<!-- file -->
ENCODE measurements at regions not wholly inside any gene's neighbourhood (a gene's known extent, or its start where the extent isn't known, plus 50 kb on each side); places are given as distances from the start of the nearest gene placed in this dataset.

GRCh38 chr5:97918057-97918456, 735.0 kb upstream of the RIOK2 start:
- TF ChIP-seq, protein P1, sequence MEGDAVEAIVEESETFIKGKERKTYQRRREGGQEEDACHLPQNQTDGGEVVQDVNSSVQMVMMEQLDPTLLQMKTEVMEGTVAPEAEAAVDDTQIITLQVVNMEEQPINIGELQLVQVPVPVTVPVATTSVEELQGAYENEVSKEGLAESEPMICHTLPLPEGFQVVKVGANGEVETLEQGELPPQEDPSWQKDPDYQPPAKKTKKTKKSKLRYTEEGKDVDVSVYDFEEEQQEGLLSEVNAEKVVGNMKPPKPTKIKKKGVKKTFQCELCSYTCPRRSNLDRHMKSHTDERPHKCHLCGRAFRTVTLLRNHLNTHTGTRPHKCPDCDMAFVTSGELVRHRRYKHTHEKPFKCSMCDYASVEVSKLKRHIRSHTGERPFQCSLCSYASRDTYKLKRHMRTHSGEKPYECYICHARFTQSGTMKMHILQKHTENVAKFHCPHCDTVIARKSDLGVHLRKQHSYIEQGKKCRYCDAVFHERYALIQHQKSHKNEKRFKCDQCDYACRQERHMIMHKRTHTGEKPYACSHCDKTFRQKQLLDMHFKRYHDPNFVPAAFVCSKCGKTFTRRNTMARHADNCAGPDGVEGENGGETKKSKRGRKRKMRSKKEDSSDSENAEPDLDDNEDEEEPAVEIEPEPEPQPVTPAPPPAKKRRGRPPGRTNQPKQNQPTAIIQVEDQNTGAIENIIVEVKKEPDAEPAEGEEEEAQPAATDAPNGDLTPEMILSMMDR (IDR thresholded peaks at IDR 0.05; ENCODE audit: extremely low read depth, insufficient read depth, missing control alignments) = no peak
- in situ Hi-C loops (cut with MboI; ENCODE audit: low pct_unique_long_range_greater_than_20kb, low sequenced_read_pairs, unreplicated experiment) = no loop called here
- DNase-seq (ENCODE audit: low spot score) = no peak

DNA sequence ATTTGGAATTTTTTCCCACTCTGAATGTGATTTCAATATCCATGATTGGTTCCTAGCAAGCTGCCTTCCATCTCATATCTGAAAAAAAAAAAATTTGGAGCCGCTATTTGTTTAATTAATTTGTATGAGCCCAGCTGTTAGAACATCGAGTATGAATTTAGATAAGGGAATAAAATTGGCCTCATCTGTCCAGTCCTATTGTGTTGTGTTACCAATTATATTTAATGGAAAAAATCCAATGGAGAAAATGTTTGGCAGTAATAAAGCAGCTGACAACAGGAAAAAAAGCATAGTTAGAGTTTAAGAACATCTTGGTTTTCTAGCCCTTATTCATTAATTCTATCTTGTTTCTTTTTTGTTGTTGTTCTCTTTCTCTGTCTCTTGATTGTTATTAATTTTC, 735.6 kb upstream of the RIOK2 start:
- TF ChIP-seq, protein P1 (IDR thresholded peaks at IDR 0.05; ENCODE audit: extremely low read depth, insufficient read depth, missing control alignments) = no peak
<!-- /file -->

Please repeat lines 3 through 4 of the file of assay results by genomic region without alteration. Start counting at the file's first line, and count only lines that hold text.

- TF ChIP-seq, protein P1, sequence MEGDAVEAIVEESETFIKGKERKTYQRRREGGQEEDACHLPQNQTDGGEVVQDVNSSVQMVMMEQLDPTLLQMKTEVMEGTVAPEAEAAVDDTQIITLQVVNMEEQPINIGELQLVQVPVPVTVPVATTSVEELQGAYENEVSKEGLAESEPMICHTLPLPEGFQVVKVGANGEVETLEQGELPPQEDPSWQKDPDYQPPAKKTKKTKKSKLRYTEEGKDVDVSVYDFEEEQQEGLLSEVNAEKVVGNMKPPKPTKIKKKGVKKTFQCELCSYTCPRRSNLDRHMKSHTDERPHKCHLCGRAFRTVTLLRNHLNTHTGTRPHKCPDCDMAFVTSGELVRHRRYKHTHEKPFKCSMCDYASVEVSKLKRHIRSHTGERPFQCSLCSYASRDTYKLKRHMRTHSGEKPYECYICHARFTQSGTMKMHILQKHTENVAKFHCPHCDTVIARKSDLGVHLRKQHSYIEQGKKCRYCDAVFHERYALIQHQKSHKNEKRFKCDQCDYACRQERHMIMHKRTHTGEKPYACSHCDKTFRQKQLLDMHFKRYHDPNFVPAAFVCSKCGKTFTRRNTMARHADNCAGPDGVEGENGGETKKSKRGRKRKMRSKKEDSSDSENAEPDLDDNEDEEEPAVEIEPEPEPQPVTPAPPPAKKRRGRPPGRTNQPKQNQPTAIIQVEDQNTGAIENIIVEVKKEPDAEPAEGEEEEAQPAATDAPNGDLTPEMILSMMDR (IDR thresholded peaks at IDR 0.05; ENCODE audit: extremely low read depth, insufficient read depth, missing control alignments) = no peak
- in situ Hi-C loops (cut with MboI; ENCODE audit: low pct_unique_long_range_greater_than_20kb, low sequenced_read_pairs, unreplicated experiment) = no loop called here